stancraft boats

Oh Baby! is a 30’ long, single 730 HP Viper engine version of The Missile. It tops out at 55 MPH and sounds so sweet it could seduce a Harley. Stancraft has sent its finest designs, like this one, around the globe. Places graced by Stancrafts include India, Monaco, Great Britain, Canada, the Netherlands, and Lake Cuomo, Italy.

inboard engine boat

Timeless is a 26’ Fastback with a 625 hp Viper single inboard that hits 53 MPH. The boat’s sexy stern has a torpedo fantail, and sponsons let the driver crank a hard turn at any speed; the boat seems to ride on rails through the most radical maneuvers.

stancraft boats

It’s difficult to have much more fun on the water than this, as the chines and flare of Oh Baby!  combine with a deep V forward and low deadrise astern for a magically smooth ride. Stancraft boats range from 17’ to one now on the drawing boards at 46’. The prices range from $50,000 to 1.5 million.

stern drive

When the Gozzer Ranch wanted to transport their refined guests across the lake, Stancraft built a 37’ twin-engine boat with 320 HP MercCruisers. The boat tops 50 MPH.

stan craft

Speed looks like this. Stancraft uses Mahogany plank on frame, UV inhibiting varnishes, and 5200 adhesive/sealant, along with hundreds of screws and plugs.

wood boat

From the air Stancraft boats look fluidly shaped for the water, with performance in mind from stem to stern. Cockpits are upholstered in the finest all-weather fabrics and are trimmed with retro gauges, wheel, and throttle fittings. The attention to detail makes these speedboats collectibles.

In the mid 1950s a fire destroyed the original yard—and a dozen boats that gleamed like art deco trophies—but Stanley stuck with it until his son Syd was back from the service. For 20 years Syd, while building wooden boats, also toyed with glass construction. “There was no denying the interest in the 60s and 70s in fiberglass construction, and its production advantages,” explained Robb Bloem, Stancraft owner and husband of founder Billy’s great-granddaughter. Syd produced a fleet of runabouts and small fishing boats until he moved the company to Coeur d’Alene in 1981. There he devoted himself once again to custom building and restoring the woodies that were experiencing a resurgence, following the movie On Golden Pond, which featured a mahogany speedster. “Working with wood is an art,” said Syd Young. “And the extra craftsmanship required rewarded our customers with a sculpted wood-grained boat with a soft, buttery ride… the Rolls Royce of boat handling.”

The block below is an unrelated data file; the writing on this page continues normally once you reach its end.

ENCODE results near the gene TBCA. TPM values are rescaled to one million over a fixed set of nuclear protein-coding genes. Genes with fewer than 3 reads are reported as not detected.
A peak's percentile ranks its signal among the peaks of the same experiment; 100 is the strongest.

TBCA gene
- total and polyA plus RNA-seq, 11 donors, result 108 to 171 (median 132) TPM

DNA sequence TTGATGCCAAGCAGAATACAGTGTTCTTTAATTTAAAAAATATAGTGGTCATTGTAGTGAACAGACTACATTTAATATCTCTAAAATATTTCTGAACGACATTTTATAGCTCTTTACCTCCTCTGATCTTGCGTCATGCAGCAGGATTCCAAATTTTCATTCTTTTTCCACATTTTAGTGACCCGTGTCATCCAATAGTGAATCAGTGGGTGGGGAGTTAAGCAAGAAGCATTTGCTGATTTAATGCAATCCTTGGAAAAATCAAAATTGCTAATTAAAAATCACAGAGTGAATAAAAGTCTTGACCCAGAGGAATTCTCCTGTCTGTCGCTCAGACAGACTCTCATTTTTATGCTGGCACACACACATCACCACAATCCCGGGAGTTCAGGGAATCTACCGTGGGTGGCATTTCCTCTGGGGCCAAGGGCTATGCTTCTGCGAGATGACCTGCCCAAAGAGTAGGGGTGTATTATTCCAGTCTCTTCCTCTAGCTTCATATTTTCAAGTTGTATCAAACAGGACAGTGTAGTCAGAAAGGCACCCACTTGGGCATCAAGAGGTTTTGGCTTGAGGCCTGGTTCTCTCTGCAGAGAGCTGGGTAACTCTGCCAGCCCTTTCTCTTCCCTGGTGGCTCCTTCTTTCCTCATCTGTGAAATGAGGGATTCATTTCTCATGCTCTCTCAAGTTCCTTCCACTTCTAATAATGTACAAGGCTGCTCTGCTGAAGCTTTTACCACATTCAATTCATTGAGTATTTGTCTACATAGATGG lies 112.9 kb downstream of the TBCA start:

For more information, visit Stancraft.

See Stancraft listings.

Neil Rabinowitz

YachtWorld Senior Photographer Neil Rabinowitz has photographed and written about all ends of the yachting world—racing, cruising and chartering—from the Caribbean to the South Pacific, and the Mediterranean to Alaska and the Pacific Northwest where he lives on Bainbridge Island, Washington. Recognized as one of the best, Neil has produced more than 2000 magazine covers and numerous feature stories. He continues to write and photograph for both editorial and advertising clients and has been a contributor to YachtWorld.com since its inception in 1995. View more of his photos on the Neil Rabinowitz website (http://neilrabinowitz.com/).